In a major setback for privacy advocates, a U.S. appeals court on Tuesday ruled that cellphone location data is not protected by the Fourth Amendment and can be collected without a warrant.
By a 12-3 vote, the 4th Circuit Court of Appeals in Richmond, Virginia upheld what is known as a third-party doctrine, which states that consumers who willingly give information to outside parties—like telecommunications companies—have "no reasonable expectation of privacy" for that data, regardless of what it reveals. The case is United States v. Graham, in which two defendants were tracked by police without warrants for several months in 2010 and 2011 as part of an armed robbery investigation.
The ACLU discovered in 2015 that the collected data revealed information that went beyond the scope of the case—including that the wife of defendant Aaron Graham was pregnant.
And as the Electronic Frontier Foundation senior staff attorney Jennifer Lynch noted in a blog post on Tuesday, "the Fourth Circuit took the third party doctrine further than any case we've seen so far."
The court held that it didn’t matter if cell site location information could reveal sensitive information about our lives; it didn’t matter how many days worth of data the government got from the service provider; and it didn’t even matter whether we had any idea the phone was generating the data or had any real control over when or where the phone generated data. Purely because that data was shared with a service provider, the Fourth Amendment didn’t protect it.
[....] Now, more than ever, it’s clear that the only way to “assure preservation of that degree of privacy against government that existed when the Fourth Amendment was adopted” is for the Supreme Court to revisit and overturn the third party doctrine.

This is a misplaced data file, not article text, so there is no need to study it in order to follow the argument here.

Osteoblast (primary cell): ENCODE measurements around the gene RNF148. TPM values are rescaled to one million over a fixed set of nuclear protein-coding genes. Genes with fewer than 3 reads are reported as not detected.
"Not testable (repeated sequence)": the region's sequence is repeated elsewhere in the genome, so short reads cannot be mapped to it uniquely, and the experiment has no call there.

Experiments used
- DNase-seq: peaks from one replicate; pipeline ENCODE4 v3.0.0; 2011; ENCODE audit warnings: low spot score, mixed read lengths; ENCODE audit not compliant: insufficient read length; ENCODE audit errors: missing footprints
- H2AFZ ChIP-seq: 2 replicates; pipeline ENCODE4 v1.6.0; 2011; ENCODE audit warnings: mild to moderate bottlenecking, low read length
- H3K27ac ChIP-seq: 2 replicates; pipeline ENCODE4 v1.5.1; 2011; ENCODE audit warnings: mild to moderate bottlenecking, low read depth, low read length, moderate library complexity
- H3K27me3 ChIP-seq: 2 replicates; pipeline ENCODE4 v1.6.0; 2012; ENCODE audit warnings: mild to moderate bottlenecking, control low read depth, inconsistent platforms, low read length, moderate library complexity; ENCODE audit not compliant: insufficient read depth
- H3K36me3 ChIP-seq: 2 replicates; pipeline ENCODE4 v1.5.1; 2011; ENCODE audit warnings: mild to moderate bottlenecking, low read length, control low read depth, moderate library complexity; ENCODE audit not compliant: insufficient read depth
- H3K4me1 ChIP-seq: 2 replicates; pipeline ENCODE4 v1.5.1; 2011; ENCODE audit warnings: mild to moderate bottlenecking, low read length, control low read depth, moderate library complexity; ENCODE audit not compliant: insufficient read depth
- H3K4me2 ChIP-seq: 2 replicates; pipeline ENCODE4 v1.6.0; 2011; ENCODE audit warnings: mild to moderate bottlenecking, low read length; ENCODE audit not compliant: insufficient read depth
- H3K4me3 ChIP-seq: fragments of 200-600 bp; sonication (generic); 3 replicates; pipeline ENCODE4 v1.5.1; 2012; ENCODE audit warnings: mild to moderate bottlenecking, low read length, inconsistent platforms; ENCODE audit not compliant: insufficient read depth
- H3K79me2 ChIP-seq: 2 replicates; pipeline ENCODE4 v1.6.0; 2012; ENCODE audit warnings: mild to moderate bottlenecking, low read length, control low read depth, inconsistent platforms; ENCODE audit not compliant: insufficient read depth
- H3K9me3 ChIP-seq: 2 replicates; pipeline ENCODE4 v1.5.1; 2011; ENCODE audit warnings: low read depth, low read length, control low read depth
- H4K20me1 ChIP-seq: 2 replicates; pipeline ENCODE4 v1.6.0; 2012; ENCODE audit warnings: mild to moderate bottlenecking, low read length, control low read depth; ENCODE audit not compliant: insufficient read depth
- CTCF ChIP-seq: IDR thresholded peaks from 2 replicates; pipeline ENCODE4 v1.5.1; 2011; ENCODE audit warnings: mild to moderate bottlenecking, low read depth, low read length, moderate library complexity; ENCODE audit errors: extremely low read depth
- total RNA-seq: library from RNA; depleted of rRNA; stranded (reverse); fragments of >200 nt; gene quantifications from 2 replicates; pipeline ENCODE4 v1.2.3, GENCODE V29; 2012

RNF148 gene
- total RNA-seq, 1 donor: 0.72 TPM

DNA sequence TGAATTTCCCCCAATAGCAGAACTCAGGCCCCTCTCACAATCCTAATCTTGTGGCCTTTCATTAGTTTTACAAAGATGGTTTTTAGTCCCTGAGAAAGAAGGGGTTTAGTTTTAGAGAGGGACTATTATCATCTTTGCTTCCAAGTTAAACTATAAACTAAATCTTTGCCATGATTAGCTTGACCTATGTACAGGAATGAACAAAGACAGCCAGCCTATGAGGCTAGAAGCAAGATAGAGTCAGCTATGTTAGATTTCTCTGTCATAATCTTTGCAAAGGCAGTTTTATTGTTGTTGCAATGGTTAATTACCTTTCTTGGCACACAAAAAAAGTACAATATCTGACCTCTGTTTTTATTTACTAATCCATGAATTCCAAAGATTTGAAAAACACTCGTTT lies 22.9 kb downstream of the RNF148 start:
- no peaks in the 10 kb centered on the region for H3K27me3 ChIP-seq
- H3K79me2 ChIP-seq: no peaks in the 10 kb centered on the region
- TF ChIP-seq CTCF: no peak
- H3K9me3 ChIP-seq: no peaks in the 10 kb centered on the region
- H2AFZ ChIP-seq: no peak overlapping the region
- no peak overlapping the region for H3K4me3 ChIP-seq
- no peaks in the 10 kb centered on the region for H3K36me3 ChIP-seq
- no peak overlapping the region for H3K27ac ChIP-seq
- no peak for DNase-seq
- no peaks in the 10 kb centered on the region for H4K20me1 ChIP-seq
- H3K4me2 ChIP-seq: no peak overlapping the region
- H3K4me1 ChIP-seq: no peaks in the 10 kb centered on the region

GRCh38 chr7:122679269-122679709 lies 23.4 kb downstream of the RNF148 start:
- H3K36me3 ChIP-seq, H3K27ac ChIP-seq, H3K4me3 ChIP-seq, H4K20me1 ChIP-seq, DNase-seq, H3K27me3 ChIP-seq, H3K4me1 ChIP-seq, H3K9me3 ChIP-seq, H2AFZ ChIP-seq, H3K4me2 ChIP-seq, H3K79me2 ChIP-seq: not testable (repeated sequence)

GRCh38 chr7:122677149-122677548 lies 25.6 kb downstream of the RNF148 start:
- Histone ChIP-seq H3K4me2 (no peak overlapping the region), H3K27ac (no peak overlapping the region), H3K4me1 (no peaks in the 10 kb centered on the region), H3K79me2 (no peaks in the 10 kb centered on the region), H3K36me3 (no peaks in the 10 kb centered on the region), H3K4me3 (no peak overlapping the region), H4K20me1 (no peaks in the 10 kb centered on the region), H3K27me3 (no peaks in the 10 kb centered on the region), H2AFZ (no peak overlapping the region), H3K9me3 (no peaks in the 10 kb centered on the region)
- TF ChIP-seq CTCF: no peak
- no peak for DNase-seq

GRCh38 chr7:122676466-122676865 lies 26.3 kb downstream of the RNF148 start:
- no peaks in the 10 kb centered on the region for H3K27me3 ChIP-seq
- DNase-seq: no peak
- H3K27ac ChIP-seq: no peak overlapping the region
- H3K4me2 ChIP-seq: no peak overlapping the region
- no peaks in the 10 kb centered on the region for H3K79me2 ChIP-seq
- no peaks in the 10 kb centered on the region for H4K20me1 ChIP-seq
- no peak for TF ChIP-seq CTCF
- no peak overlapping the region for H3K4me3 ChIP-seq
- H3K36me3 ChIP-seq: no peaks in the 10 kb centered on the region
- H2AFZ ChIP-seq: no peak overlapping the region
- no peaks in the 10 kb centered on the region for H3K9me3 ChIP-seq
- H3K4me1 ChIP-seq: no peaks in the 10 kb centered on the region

The judges in the minority wrote an unreserved dissenting opinion, stating, "Only time will tell whether our society will prove capable of preserving age-old privacy protections in this increasingly networked era. But one thing is sure: this Court's decision today will do nothing to advance that effort."
Citing the third-party doctrine, Judge Dana Mortz wrote for the majority opinion (pdf) that U.S. Supreme Court precedent "mandates this conclusion."
The ruling overturns a previous decision in 2015 by the lower court's three-judge panel, which found that police do need a warrant to collect cell phone location data. That decision relied on another legal principle known as the mosaic theory, which holds that seeking a large number of data points can eventually amount to an unlawful search and seizure.
Tuesday's ruling comes after similar decisions by the 5th, 6th, and 11th circuit courts. The previous split in the lower courts indicated that the Supreme Court could take up the case, but Reuters reports that Tuesday's opinion makes it less likely.
Nate Wessler, a staff attorney with the ACLU's Speech, Privacy, and Technology Project, told The Intercept that he was hopeful the case would not end at Tuesday's ruling.
"In virtually every one of these cases, there have been very strong dissents. That in itself is a very strong message to the Supreme Court," he said.